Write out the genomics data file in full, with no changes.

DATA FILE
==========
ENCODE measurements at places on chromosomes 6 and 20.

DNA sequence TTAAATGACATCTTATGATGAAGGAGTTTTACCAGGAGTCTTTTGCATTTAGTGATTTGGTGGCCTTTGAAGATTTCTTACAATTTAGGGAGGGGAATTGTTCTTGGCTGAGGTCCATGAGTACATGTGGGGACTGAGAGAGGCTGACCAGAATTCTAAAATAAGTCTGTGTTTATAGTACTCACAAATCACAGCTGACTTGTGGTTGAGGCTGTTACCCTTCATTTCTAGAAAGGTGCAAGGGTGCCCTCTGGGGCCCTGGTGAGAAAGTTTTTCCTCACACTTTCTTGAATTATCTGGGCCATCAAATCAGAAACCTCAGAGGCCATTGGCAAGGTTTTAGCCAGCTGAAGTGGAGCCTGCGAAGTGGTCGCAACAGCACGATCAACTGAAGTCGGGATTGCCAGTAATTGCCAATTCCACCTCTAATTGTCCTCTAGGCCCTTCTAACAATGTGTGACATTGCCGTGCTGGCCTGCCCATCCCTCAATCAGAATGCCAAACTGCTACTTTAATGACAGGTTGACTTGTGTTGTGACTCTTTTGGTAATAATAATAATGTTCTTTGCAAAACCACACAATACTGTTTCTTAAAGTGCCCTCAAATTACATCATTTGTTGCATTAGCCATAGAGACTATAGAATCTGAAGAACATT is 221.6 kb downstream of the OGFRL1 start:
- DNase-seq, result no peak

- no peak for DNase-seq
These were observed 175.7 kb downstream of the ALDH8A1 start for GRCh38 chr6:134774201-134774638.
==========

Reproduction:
ENCODE measurements at places on chromosomes 6 and 20.

DNA sequence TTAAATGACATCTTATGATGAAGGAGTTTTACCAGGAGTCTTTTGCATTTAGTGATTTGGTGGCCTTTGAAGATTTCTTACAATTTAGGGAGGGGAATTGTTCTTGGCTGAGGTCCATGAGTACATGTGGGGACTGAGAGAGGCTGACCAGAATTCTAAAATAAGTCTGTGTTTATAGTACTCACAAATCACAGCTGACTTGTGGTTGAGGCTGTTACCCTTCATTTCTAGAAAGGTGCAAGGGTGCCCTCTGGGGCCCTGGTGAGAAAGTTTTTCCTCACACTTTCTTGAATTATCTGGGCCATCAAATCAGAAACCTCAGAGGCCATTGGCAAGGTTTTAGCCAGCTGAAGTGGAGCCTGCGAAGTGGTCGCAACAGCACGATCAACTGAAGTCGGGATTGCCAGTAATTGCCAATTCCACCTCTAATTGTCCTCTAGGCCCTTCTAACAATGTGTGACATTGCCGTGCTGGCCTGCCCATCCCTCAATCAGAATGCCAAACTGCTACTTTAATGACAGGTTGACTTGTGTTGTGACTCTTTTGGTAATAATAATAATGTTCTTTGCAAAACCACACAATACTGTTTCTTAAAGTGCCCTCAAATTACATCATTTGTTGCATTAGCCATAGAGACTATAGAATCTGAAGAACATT is 221.6 kb downstream of the OGFRL1 start:
- DNase-seq, result no peak

- no peak for DNase-seq
These were observed 175.7 kb downstream of the ALDH8A1 start for GRCh38 chr6:134774201-134774638.